Thursday, February 05, 2004

Fraudulent Outlines

As one can read in any book on historiography, the practice of history is all about selection. Unfortunately, it is very difficult to specify the universe from which the sample is drawn—Everything that happened? Everything that happened plus everything somebody ever imagined? Everything for which there is evidence? Everything for which there is documentation? Everything interesting to college professors? Middle class Americans? Human beings? Mammals? Vertebrates? Eukaryotes? Under the circumstances, a meaningful estimate of the proportion between sample and population is out of the question. The best we can do is to compare a one degree of ignorance with another, for example, scholarly consensus and popular understanding. In effect, Eviatar Zerubavel’s recent book, Time Maps: Collective Memory and the Social Shape of the Past, does just that.

Zerubavel offers a formal analysis of popular concepts of history as reflected in holidays, public commemorations, political rhetoric, and the like. Brief and very clear, the book is much simpler than the earlier efforts of Hayden White, whose analyses, focusing on serious historians, are based on the figures of classical rhetoric. You just don’t need to invoke metonomy and chiasmus to discuss the way Serbians think about Kosovo or Americans about Columbus. Indeed, what Zerubavel conveys most forcibly is the incredible poverty of popular notions of history. That’s not news, of course, but it is the calling of a sociologist to underline the obvious, especially when the obvious is so important. There are all sorts of consequences to the fact that people inhabit a cartoon.

Incidentally, I think that Zerubavel’s take on historical consciousness goes a bit too far. Nominalism behooves a sociologist, but historical periodizations are not quite as arbitrary as he suggests—there may not be such a thing as the Essence of the Medieval that was supplanted in 1453 by the Essence of the Renaissance but the fuzziness or irregularity of conceptual borders is not a very good argument against making distinctions. Just as there are better and worse measures of central tendency in statistics, there are better and worse ways of cutting up the continuum of time. Speaking of the short 20th Century (1914-1991), for example, makes a lot more sense than talking about the years 1900-2000 as a unit. And one can use historical categories without reifying them or relying on a single scheme. There is something to be said for the old scholastic notion of formal distinctions made according to the thing.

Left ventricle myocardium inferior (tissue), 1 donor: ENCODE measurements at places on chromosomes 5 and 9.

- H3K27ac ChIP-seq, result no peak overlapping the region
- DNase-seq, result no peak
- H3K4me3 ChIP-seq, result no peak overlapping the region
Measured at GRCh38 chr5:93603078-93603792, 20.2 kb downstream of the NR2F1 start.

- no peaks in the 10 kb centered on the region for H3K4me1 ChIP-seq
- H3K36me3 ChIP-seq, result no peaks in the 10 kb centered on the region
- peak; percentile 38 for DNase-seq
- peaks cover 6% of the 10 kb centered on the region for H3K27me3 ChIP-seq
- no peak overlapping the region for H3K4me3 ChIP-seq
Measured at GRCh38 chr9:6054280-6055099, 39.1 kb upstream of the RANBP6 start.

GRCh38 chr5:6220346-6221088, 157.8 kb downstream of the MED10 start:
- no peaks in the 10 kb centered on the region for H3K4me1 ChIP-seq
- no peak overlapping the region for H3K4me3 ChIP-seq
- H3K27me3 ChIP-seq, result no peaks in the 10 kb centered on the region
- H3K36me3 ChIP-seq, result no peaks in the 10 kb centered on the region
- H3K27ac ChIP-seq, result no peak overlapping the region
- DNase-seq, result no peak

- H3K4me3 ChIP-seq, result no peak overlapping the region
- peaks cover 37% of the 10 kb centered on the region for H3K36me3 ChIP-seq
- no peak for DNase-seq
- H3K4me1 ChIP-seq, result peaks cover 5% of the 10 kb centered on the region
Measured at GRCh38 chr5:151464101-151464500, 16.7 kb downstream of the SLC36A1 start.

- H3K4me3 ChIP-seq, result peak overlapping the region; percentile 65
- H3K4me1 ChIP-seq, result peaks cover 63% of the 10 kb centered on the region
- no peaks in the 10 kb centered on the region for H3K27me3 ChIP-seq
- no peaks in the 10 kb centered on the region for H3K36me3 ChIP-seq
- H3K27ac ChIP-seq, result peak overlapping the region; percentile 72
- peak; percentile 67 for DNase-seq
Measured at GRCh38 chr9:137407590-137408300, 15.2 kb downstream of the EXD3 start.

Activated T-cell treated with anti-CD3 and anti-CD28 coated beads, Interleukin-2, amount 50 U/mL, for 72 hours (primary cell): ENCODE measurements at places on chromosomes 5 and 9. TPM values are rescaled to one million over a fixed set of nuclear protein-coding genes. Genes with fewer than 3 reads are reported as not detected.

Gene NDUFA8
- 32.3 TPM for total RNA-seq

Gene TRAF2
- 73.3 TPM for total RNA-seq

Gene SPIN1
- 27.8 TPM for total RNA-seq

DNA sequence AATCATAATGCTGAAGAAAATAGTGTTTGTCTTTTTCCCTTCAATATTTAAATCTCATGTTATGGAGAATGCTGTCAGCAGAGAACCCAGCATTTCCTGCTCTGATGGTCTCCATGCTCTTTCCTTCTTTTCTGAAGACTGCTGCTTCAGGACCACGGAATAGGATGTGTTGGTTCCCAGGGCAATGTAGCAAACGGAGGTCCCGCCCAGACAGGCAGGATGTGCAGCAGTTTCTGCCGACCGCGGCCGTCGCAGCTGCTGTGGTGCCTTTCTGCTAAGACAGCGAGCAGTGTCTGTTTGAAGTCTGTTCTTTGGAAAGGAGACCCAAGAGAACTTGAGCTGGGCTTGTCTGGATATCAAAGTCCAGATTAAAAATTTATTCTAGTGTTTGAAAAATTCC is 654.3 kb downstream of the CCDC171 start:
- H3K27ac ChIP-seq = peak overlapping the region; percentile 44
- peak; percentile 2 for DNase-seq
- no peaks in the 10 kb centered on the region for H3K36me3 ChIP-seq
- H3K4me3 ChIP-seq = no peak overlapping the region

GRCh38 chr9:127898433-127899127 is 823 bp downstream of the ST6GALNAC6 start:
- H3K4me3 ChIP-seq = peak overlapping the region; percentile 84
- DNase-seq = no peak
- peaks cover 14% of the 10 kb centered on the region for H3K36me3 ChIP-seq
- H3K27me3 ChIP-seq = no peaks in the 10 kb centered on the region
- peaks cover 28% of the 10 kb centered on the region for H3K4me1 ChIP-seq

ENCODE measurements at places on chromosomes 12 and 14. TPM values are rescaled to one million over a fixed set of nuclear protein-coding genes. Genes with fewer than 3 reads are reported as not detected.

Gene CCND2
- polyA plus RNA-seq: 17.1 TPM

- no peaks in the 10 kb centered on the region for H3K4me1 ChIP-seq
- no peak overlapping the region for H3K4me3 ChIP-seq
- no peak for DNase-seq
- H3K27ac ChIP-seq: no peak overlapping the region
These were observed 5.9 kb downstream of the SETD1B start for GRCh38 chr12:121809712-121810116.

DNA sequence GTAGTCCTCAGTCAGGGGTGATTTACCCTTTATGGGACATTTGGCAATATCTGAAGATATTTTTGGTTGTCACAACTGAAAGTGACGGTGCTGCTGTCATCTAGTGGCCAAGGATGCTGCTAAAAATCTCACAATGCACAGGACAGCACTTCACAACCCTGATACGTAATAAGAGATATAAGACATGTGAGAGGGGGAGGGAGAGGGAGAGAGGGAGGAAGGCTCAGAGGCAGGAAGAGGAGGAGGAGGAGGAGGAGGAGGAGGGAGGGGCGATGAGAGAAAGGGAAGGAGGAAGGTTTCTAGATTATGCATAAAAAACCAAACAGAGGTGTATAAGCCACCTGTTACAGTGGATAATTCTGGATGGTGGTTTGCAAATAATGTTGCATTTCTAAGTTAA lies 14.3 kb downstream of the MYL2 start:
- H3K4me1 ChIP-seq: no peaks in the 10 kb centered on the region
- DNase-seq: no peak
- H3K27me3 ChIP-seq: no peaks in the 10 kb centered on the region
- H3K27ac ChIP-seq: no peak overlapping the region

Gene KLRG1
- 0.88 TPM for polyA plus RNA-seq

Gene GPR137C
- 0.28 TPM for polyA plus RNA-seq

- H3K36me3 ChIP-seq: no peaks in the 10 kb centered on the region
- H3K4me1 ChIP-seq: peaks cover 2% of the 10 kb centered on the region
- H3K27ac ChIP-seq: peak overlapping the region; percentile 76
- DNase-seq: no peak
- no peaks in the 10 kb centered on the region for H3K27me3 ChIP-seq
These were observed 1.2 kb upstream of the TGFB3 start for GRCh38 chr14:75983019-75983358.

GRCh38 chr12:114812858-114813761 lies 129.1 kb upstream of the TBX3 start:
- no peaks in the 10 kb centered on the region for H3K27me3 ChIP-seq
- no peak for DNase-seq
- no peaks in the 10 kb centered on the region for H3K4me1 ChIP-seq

I’m also a bit skeptical about going too far with the notion, made famous by Hobsbawm and promoted by Zerubavel, that national identity is largely a figment of publicity. It seems to me that the matter is actually quite complex because some ethnicities, however they originally came into being, have in some cases become formidably rooted in custom and mental reflex. The French aren’t French just because somebody says they are, and the proof of that is the considerable degree to which Italians really are Italians because somebody says they are. On the other hand, I quite agree with Zerubavel that the whole notion of national origins, indeed of all sorts of historical origins, is fundamentally arbitrary because what makes an event a beginning is not its special power but the fact that we don’t know or have chosen to forget what came before it. Even in the Bible version, people were living in Palestine before Abraham’s arrival. No title search is ever going to clear the deed to that property.

Zerabavel writes about very general historical concepts such as rise, decline, continuity, discontinuity, identity, origin, and dynasty and their tyranny over historical thinking. These days I’m rather more interested in more substantive, moral, dramaturgical, and ethological concepts that determine what will be included in the selection that defines history as such. I note, for example, the difficulty historians have to this day in integrating natural events like epidemics or climate change into historical narratives. History is not the same genre as tragedy, but unmerited or random misfortune apparently doesn’t belong in either. To make a history requires more than fraudulent outlines. I gather the German historian Reinhart Koselleck has developed a historiography along these lines, but I haven’t read any of his work yet.

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